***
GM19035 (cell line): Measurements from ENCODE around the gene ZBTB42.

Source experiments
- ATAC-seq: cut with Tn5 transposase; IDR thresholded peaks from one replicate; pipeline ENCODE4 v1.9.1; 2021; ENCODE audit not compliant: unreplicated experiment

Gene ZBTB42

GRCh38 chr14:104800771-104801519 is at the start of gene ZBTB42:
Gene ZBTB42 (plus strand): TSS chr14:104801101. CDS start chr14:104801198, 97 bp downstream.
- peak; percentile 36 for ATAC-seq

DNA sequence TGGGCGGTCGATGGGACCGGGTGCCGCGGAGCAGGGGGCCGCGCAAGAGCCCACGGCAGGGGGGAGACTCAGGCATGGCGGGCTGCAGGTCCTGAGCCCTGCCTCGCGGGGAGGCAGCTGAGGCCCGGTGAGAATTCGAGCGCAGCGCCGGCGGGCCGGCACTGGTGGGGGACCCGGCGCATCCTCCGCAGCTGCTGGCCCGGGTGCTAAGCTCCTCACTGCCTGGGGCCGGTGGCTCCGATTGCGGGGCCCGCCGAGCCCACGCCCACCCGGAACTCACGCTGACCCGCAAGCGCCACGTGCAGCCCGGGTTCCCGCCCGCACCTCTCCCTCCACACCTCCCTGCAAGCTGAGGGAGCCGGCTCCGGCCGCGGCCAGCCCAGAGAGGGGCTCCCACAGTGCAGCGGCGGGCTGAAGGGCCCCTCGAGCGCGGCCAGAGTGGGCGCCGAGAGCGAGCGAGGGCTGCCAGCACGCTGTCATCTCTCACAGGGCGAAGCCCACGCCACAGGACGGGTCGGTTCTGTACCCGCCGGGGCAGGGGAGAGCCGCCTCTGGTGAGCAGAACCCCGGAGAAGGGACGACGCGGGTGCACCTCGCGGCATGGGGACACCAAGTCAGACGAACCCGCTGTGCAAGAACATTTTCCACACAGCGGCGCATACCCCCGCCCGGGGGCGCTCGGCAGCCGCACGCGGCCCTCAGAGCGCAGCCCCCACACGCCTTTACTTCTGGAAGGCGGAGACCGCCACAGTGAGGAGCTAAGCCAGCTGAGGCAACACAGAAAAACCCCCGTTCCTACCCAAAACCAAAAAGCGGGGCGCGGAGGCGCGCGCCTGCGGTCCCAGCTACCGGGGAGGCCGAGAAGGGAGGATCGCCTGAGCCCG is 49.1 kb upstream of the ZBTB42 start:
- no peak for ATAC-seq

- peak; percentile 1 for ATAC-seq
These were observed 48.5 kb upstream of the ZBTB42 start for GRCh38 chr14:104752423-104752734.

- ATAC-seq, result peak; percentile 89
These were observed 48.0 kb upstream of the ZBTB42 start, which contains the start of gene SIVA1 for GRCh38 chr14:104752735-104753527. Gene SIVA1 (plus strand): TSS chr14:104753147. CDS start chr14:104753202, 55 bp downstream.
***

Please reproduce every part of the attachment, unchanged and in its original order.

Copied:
GM19035 (cell line): Measurements from ENCODE around the gene ZBTB42.

Source experiments
- ATAC-seq: cut with Tn5 transposase; IDR thresholded peaks from one replicate; pipeline ENCODE4 v1.9.1; 2021; ENCODE audit not compliant: unreplicated experiment

Gene ZBTB42

GRCh38 chr14:104800771-104801519 is at the start of gene ZBTB42:
Gene ZBTB42 (plus strand): TSS chr14:104801101. CDS start chr14:104801198, 97 bp downstream.
- peak; percentile 36 for ATAC-seq

DNA sequence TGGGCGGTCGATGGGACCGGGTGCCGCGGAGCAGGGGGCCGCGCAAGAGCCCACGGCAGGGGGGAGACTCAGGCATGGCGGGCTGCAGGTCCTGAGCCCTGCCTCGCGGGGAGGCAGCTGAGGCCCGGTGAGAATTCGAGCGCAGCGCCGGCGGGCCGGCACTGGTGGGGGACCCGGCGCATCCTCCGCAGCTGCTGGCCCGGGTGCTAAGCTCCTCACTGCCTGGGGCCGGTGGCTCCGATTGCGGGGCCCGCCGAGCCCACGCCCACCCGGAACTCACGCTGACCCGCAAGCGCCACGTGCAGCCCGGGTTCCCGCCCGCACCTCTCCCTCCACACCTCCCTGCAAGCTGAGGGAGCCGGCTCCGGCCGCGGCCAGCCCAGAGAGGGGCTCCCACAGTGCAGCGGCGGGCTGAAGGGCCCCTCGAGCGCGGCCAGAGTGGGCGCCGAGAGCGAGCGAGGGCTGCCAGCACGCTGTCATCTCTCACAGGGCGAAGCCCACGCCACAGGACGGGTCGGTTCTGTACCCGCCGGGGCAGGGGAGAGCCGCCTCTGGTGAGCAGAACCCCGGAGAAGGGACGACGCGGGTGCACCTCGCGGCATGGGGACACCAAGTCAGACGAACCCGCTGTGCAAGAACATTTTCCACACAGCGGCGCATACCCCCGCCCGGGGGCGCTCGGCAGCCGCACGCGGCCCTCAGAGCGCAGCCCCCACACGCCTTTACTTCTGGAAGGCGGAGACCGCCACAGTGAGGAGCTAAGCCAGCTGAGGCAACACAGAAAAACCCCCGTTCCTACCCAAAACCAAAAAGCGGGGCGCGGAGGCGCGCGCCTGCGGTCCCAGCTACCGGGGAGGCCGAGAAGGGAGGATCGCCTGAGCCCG is 49.1 kb upstream of the ZBTB42 start:
- no peak for ATAC-seq

- peak; percentile 1 for ATAC-seq
These were observed 48.5 kb upstream of the ZBTB42 start for GRCh38 chr14:104752423-104752734.

- ATAC-seq, result peak; percentile 89
These were observed 48.0 kb upstream of the ZBTB42 start, which contains the start of gene SIVA1 for GRCh38 chr14:104752735-104753527. Gene SIVA1 (plus strand): TSS chr14:104753147. CDS start chr14:104753202, 55 bp downstream.